This One Thing Could Make or Break Emergency Response
On September 11, 2001, after the World Trade Center’s south tower collapsed, helicopters circled the remaining tower and evaluated the extensive damage. “I don’t think this has too much longer to go,” a pilot radioed. “I would evacuate all people within the area of the second building.”
The firefighters already inside would have had time to evacuate, but they never heard the warning. Their radios did not receive the signal. At least 121 of them perished, along with the people they might have been able to get to safety as they left.
In the aftermath, policymakers set out to prevent that type of tragedy from ever happening again. The International Fire Code (IFC) began mandating coverage types for newly constructed public buildings, then began addressing requirements for existing buildings. Now many are required to have an emergency responder radio coverage (ERCC) system. Sometimes these life-saving systems are referred to as Public Safety Distributed Antenna Systems (DAS). This type of upgrade saves lives.
Emergency Responder Radio Coverage – What is It?
Building size and construction materials can all interfere with handheld radio communication. Brick, steel, and concrete structures can impede signal strength, as can large amounts of space and multiple floor levels. Modern building materials are extremely energy efficient, but the same technologies that obstruct heat transfer also interfere with radio communication. Even glass windows get in the way since they’re now designed to deflect energy.
An emergency responder radio coverage system is a tool that allows first responders to stay in contact with each other, with their dispatcher, and with other response teams during an emergency, even in the most challenging situations.
Systems generally use powered antennas and amplifiers to allow radio signals into the building, then redistribute them throughout. Installing ERCC inside public buildings allows emergency personnel to use their existing handheld radios in stressful emergencies.
Regulations don’t specify what type of equipment buildings need or how it has to be installed, instead, they detail how systems must perform. The latest requirements are covered in International Fire Code section 510, Emergency Responder Radio Coverage, or NFPA 1221. Here are some of the basic requirements:
- The system must operate continuously or automatically
- Signal strength into and out of the structure must have a Delivered Audio Quality of 3.0 in 95 percent of spaces. NFPA1 and 1221 require 90 percent coverage in most public spaces, with 99 percent in fire command centers, exits, lobbies, and fire equipment rooms.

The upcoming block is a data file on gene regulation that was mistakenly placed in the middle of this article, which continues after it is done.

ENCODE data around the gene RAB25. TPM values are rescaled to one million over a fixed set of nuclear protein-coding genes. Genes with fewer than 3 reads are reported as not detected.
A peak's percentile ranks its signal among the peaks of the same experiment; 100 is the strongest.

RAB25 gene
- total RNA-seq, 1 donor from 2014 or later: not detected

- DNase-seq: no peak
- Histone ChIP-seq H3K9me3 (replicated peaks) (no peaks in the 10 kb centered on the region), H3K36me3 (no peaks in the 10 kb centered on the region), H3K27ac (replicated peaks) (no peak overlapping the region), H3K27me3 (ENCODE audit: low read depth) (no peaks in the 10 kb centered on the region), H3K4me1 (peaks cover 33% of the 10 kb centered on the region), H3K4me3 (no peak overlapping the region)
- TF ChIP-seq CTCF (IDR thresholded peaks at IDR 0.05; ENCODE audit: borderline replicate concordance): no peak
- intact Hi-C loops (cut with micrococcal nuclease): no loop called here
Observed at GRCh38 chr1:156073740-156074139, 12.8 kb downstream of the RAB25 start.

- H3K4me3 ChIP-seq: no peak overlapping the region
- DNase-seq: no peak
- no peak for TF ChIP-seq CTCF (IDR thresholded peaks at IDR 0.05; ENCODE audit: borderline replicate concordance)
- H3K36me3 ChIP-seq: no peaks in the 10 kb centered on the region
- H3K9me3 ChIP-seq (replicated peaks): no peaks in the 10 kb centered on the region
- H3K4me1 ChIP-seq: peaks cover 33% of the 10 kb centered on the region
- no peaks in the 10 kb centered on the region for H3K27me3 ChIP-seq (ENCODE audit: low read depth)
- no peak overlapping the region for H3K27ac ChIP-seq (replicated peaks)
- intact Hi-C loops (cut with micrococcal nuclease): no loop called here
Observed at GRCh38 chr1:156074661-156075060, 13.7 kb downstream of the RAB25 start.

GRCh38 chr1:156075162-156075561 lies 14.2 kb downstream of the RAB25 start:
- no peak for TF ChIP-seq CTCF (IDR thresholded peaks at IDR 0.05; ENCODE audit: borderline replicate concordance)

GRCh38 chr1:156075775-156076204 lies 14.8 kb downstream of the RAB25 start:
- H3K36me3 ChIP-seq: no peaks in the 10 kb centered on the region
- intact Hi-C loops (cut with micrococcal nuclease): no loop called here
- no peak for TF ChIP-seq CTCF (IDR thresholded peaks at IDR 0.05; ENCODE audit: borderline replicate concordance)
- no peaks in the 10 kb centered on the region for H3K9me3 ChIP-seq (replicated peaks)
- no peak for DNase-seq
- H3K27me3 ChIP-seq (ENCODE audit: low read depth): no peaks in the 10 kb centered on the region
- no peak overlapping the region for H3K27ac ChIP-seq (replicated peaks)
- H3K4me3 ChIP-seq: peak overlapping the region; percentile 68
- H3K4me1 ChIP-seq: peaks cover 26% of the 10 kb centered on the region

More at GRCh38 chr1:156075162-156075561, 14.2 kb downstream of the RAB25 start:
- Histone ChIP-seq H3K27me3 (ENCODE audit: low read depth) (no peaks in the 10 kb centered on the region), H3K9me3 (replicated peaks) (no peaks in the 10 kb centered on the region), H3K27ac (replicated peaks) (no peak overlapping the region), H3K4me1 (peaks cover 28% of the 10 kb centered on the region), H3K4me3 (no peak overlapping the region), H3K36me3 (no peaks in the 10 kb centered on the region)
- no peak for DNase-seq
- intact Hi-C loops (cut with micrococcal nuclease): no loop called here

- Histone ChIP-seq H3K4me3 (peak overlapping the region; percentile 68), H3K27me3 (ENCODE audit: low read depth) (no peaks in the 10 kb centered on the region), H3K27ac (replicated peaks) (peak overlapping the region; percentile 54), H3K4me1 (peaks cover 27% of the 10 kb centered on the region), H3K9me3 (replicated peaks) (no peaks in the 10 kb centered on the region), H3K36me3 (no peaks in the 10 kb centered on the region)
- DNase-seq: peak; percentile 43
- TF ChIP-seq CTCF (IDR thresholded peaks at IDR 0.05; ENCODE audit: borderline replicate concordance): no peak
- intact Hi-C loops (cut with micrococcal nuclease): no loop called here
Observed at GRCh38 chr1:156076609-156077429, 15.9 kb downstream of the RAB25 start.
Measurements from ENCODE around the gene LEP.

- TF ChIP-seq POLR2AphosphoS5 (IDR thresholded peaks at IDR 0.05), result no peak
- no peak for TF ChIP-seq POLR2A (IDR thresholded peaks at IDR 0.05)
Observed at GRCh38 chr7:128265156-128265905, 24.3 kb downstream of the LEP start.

- Equipment must have redundant primary power sources, plus enough of a backup power supply to run for at least 12 hours.
- Systems must be regularly tested, with annual inspections.
A properly installed and maintained emergency responder radio coverage system is a lifeline for first responders during a crisis. Reliable Public Safety Distributed Antenna Systems allow them to provide critical assistance during natural disasters, fires, terrorist acts, and other emergencies.
If first responders approach a building and realize they need more manpower, they can radio for help and receive it as quickly as possible. When they don’t have the right equipment, they can request it without the signal being lost.
If teams get lost, disoriented, or their escape path becomes unavailable, they can call for help. When critical seconds count, they don’t waste any of them having to repeat a garbled message or trying to find a part of the building where the signal goes through. Their existing equipment simply works as intended.
Who Needs Boosted Communication Capabilities
Buildings that achieve radio coverage without amplification are exempt, but for many, that’s not the case. If you own or manage a commercial building, especially if it’s a large warehouse or multi-story facility, you probably need enhanced communication abilities. Radio waves travel in straight lines, so they’re obstructed by construction features like these:
- Underground levels like parking garages or basement floors
- Light and heavy concrete
- Metal roofing or other reflective surfaces
- Low E glass
- Other tall structures around the building
- Distance from the signal
If you’re not sure whether or not your building equipped with this type of life-saving technology, we can help. Contact us to find out more about our solutions for public safety.